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Lipoid-cell variant of urothelial carcinoma: a clinicopathologic and immunohistochemical study of five cases.
Am J Surg Pathol. 2007 May; 31(5):770-3.AJ

Abstract

Invasive urothelial carcinoma may present with many deceptive morphologic variants. We report the clinicopathologic and immunohistochemical features of 5 cases of the so-called lipid-cell variant of urothelial carcinoma. The tumors occurred in 4 men and 1 women aged from 56 to 80 years. Four cases were developed in the bladder and 1 case in the renal pelvis. All cases were revealed by a macroscopic hematuria. The tumors were composed of sheets and nests of large epithelial cells with an abundant clear multivacuolated cytoplasm mimicking lipoblasts. Nuclei were irregular, hyperchromatic, eccentric, and frequently indented by cytoplasmic vacuoles. Mucin stains (PAS, Alcian Blue) were negative. Tumor cells were strongly stained with cytokeratin 7, cytokeratin 20, and EMA but were negative with S-100 protein. In all cases, a usual high-grade urothelial carcinoma component was admixed with lipoid tumor cells. Two tumors infiltrated the bladder muscle, 2 cases invaded the bladder submucosa, and 1 case invaded the renal parenchyma. In the follow-up, despite appropriate surgical treatment, 4 patients died of the disease and 1 patient is alive without recurrence. Because of its rarity and the tumor cells' appearance, the lipoid-cell variant may be misdiagnosed and must be distinguished from liposarcoma or signet-ring cell carcinoma. In the present series, the lipoid-cell variant of urothelial carcinoma was associated with an aggressive behavior and a poor prognosis.

Authors+Show Affiliations

Department of Pathology, University Hospitals, Lille, France. x-leroy@chru-lille.frNo affiliation info availableNo affiliation info availableNo affiliation info available

Pub Type(s)

Case Reports
Journal Article

Language

eng

PubMed ID

17460462

Citation

Leroy, Xavier, et al. "Lipoid-cell Variant of Urothelial Carcinoma: a Clinicopathologic and Immunohistochemical Study of Five Cases." The American Journal of Surgical Pathology, vol. 31, no. 5, 2007, pp. 770-3.
Leroy X, Gonzalez S, Zini L, et al. Lipoid-cell variant of urothelial carcinoma: a clinicopathologic and immunohistochemical study of five cases. Am J Surg Pathol. 2007;31(5):770-3.
Leroy, X., Gonzalez, S., Zini, L., & Aubert, S. (2007). Lipoid-cell variant of urothelial carcinoma: a clinicopathologic and immunohistochemical study of five cases. The American Journal of Surgical Pathology, 31(5), 770-3.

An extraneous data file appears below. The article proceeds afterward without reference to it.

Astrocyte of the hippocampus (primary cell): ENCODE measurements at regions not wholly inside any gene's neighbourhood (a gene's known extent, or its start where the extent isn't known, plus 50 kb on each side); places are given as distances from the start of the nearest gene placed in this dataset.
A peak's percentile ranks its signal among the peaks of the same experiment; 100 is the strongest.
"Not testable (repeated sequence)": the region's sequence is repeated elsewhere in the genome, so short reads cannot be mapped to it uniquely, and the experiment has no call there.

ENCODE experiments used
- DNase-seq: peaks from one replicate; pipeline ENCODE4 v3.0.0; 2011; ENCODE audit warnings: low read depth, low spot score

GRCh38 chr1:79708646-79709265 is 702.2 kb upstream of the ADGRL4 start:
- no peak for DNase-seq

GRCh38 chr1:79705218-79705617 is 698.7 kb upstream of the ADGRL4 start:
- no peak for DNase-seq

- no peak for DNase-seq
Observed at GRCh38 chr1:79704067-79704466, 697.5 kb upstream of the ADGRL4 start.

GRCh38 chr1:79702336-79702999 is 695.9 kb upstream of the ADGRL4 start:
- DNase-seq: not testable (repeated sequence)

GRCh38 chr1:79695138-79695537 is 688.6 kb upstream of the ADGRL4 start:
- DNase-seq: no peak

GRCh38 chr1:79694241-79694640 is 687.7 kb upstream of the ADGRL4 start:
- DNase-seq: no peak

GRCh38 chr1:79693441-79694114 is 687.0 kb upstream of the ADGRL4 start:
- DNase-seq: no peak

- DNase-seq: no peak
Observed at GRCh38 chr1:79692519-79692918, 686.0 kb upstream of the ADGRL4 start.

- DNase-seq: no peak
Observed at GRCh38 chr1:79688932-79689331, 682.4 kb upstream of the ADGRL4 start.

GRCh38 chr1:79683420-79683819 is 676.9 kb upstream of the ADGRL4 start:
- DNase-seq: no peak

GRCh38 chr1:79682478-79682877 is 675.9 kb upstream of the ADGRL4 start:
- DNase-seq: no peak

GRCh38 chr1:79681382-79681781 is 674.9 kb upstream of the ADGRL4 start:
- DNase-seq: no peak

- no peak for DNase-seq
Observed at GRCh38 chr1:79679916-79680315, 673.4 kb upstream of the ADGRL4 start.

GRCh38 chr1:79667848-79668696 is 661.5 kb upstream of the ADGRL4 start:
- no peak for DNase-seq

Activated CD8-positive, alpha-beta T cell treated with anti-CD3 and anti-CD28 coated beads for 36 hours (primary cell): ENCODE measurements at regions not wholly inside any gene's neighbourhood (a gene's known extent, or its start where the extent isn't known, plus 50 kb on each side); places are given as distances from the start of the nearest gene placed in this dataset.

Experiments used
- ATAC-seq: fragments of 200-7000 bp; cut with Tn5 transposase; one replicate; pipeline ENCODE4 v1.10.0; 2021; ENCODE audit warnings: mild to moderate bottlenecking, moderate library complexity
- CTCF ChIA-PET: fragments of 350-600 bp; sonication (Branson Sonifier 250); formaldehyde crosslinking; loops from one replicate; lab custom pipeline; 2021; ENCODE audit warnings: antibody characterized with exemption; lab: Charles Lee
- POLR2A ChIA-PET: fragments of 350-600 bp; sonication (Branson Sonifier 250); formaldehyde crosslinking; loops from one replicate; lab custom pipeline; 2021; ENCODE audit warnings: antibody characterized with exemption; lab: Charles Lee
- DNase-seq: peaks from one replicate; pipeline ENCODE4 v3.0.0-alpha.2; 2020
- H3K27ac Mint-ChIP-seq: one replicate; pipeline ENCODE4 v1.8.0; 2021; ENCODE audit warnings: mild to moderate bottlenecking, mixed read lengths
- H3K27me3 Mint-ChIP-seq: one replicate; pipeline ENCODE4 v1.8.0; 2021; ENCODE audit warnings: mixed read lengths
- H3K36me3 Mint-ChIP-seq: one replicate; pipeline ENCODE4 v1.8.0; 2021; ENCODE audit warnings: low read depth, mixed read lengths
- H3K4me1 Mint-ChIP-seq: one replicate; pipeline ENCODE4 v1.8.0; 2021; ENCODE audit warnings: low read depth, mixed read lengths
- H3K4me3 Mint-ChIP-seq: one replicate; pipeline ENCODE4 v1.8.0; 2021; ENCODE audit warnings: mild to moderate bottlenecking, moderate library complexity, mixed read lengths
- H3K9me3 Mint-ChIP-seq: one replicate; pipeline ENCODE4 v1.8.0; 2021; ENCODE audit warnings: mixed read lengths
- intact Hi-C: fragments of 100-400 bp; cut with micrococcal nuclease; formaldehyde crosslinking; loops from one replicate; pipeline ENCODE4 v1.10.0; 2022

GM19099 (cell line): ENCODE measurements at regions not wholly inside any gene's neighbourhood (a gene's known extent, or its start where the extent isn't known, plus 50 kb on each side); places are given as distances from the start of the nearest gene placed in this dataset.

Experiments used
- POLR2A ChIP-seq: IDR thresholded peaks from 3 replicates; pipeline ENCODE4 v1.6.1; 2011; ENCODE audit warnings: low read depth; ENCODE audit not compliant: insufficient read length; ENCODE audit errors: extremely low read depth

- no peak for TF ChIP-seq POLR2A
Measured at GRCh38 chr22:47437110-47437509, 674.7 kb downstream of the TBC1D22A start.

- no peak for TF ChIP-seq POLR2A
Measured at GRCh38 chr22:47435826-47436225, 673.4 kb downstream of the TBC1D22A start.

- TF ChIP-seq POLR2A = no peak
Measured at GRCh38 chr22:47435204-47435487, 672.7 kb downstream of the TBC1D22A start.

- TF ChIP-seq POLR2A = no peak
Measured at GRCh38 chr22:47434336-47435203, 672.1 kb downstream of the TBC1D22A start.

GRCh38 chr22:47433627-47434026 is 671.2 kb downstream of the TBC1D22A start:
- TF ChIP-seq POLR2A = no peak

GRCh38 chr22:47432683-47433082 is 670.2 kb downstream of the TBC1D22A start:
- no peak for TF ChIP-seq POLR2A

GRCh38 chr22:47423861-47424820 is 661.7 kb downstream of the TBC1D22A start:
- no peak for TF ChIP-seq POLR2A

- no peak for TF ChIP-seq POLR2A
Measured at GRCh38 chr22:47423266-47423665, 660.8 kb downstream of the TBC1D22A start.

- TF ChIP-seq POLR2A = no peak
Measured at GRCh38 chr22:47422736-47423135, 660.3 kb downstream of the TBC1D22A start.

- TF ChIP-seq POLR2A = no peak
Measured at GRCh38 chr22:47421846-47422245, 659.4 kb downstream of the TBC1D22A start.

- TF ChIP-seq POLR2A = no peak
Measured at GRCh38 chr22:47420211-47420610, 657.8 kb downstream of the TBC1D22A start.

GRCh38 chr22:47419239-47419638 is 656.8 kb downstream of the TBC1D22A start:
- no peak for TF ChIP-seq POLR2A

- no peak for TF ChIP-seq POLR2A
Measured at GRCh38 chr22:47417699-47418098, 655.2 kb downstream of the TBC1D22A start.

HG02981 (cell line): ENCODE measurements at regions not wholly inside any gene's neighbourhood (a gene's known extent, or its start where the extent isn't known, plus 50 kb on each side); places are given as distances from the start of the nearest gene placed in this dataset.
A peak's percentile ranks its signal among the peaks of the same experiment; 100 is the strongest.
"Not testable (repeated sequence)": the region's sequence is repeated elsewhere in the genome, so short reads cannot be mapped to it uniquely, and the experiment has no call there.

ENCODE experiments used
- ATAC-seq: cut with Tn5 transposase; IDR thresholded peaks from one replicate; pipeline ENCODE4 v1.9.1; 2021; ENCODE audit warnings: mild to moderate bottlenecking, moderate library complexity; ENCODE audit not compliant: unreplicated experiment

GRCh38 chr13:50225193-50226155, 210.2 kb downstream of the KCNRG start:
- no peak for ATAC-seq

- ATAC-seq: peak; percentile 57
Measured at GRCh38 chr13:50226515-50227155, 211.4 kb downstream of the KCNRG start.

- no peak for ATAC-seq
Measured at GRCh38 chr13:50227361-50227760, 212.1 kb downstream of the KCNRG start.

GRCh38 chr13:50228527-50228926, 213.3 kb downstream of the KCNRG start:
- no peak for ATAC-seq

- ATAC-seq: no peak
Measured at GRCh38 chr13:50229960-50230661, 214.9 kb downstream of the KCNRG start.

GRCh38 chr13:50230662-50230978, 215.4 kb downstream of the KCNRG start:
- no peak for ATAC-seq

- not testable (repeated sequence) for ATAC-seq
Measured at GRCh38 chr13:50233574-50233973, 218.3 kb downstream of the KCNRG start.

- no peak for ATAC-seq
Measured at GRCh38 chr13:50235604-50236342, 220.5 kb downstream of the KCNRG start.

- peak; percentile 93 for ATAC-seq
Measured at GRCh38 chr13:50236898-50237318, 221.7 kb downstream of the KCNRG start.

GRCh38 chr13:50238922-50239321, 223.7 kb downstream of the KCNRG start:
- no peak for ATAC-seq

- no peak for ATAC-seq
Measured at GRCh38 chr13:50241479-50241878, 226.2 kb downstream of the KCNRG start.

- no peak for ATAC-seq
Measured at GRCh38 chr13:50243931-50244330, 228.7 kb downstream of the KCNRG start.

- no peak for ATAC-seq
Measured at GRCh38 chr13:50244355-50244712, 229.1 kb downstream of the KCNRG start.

Leroy X, et al. Lipoid-cell Variant of Urothelial Carcinoma: a Clinicopathologic and Immunohistochemical Study of Five Cases. Am J Surg Pathol. 2007;31(5):770-3. PubMed PMID: 17460462.
* Article titles in AMA citation format should be in sentence-case
TY - JOUR T1 - Lipoid-cell variant of urothelial carcinoma: a clinicopathologic and immunohistochemical study of five cases. AU - Leroy,Xavier, AU - Gonzalez,Samia, AU - Zini,Laurent, AU - Aubert,Sebastien, PY - 2007/4/27/pubmed PY - 2007/6/1/medline PY - 2007/4/27/entrez SP - 770 EP - 3 JF - The American journal of surgical pathology JO - Am J Surg Pathol VL - 31 IS - 5 N2 - Invasive urothelial carcinoma may present with many deceptive morphologic variants. We report the clinicopathologic and immunohistochemical features of 5 cases of the so-called lipid-cell variant of urothelial carcinoma. The tumors occurred in 4 men and 1 women aged from 56 to 80 years. Four cases were developed in the bladder and 1 case in the renal pelvis. All cases were revealed by a macroscopic hematuria. The tumors were composed of sheets and nests of large epithelial cells with an abundant clear multivacuolated cytoplasm mimicking lipoblasts. Nuclei were irregular, hyperchromatic, eccentric, and frequently indented by cytoplasmic vacuoles. Mucin stains (PAS, Alcian Blue) were negative. Tumor cells were strongly stained with cytokeratin 7, cytokeratin 20, and EMA but were negative with S-100 protein. In all cases, a usual high-grade urothelial carcinoma component was admixed with lipoid tumor cells. Two tumors infiltrated the bladder muscle, 2 cases invaded the bladder submucosa, and 1 case invaded the renal parenchyma. In the follow-up, despite appropriate surgical treatment, 4 patients died of the disease and 1 patient is alive without recurrence. Because of its rarity and the tumor cells' appearance, the lipoid-cell variant may be misdiagnosed and must be distinguished from liposarcoma or signet-ring cell carcinoma. In the present series, the lipoid-cell variant of urothelial carcinoma was associated with an aggressive behavior and a poor prognosis. SN - 0147-5185 UR - https://www.unboundmedicine.com/medline/citation/17460462/Lipoid_cell_variant_of_urothelial_carcinoma:_a_clinicopathologic_and_immunohistochemical_study_of_five_cases_ L2 - https://doi.org/10.1097/01.pas.0000213410.48805.16 DB - PRIME DP - Unbound Medicine ER -